It's so rare to know the farmer when sourcing coffee from Ethiopia. A few months back we had a farmer reach out to us explaining the work he and his family are doing in Ethiopia and wanted to send us a bag of their coffee to sample. To our surprise it was tasty.
In the Cup
Peach, Candied Citrus, Lavender, Jasmine, & Silky Body.
The mission behind this family's farm is truly unique and we are so glad to have partnered with them. The goal of Abana Coffee is broken down in three parts.
Fair Wages & Respecting all partners
We treat men and women equally. Not only pay fair market wages to all of our permanent workers and day laborers but we also pay for continuing education. Incentives are paid to best performers. At the end of each harvest year we pay 1 months salary to all permanent workers as a bonus. My personal first hire was Tujuba in 2011. He is an amazing, brilliant, and ethical young man who now is the assistant manager of the Abana. He is well respected by our team. Just a few months ago he earned his MBA from Walisso University which Abana paid for. Which I joke with him, he is more educated than me.
We have approximately 30 children of our permanent workers at the farm. Abana supplies them with all of their school supplies, books, and uniforms. We also provide a welcome packs for families that have babies that are born at the farm, which happens more often than you might think.
Staple food items are subsidized so workers wages can take them farther.
Coffee Education and Training
This pertains to our farm workers and staff. We do have rough plans in the future to work with small hold farmers in this capacity and do much more. They could benefit from a much more detailed training on crop maintenance and management then just selecting, harvesting, and processing.
Several times throughout the year, we do special trainings for all of our workers dealing with coffee plant maintenance and care. Such as, teaching about proper pruning, weeding, planting etc. We have created posters in 3 languages to emphasis cherry selection detailing the different colors to look for and which to avoid. During harvest this education is much more frequent as there are literally bus loads of workers that come to our area for harvest only.
Preserving the forest
In our remote area cooking happens on open wood fired. Simply put deforestation is common and we don’t deforest. We try our best to maintain a health 70% canopy over the farm. Some areas are much easier to maintain than others. When we build our roads we take extra cautions to limit the trees that have to be taken down. Some areas need to be populated with more trees so we plant indigenous trees like the Acacia, Sesbania, and even fruit barring trees such as Avocado, Papaya, and Kishta (a local and absolutely delicious fruit). Our farm is incredibly bio-diverse. We take great pride in the fact that we have tons of wildlife birds, mammals, reptiles sharing the space with us. To protect the forest and water supply we built a cement walled lagoon for our processing waste; this is uncommon in our area. We use effective microorganism to neutralize the coffee waste (balance its pH) so it does not damage the eco-system as it reenters the environment. Once this water is treated it is extremely nutrient rich and acts as great fertilizer as does the pulp once it breaks down. We also utilize a water efficient Gaviota 2500 wet mill and a water recycler for our floating chamber. This greatly reduces the amount of water we use.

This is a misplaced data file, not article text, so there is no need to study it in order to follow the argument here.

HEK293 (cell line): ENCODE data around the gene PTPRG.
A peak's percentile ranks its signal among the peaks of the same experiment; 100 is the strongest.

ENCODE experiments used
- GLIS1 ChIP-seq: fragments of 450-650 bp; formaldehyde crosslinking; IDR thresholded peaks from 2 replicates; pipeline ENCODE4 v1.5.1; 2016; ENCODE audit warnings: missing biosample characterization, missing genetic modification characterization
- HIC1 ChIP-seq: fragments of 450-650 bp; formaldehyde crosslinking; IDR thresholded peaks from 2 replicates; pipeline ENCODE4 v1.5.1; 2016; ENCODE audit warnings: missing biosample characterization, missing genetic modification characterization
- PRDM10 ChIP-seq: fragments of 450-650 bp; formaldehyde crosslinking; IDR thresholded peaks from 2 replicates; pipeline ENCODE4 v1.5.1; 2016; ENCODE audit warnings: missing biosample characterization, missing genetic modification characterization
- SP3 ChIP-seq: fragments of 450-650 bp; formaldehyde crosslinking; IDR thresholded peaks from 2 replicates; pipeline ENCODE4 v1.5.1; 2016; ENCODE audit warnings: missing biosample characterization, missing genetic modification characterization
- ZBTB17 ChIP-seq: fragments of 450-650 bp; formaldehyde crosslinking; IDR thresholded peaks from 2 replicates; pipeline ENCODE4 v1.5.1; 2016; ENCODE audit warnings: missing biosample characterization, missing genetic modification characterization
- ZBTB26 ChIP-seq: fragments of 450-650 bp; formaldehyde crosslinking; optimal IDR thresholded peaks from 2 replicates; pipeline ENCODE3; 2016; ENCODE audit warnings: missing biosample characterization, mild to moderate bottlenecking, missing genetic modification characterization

Though it may not seem to be a big deal, trash disposal is something we have spent a lot of time on. We have supplied trash bins through out the farm and created posters with visuals in local languages to stress the point. This becomes more challenging during harvest since the volume of folks at the farm triples. Though it is not intuitive in our area, we perform routine cleanings and talk about why it is important to keep the environment free of garbage.
Medical Projects & Infrastructure
As I’m sure you can tell we are super passionate about coffee, processing methods, varieties and more. None of this would be possible if we weren’t producing great coffee. One thing that makes Abana a bit different is we use coffee as our vehicle to be a positive and contributing part of our community. There is no shortage of difficulty or bureaucracy that we have to work through to get these projects done, but we believe its worth it. We facilitated several medical projects such as free cataract surgeries and dental procedures for those who live in the 30+ villages that make up this Woreda. We are working on another cataract surgery project in the coming year with the likelihood of 3 eye surgeons participating. This free project will be held as in past years at the Gera Health Clinic who we’ve partnered with for over half a dozen projects.
Tens of thousands of our coffee seedlings have been donated to local small hold farms as a means for them to make a living for their families. We share our power source free of charge to 65 families who live across the road from us. Presently we are in the process of getting 150 wheelchairs to be brought to Ethiopia (hopefully by Oct-Nov) and distributed through the Health Clinic to the needy and disabled in our community.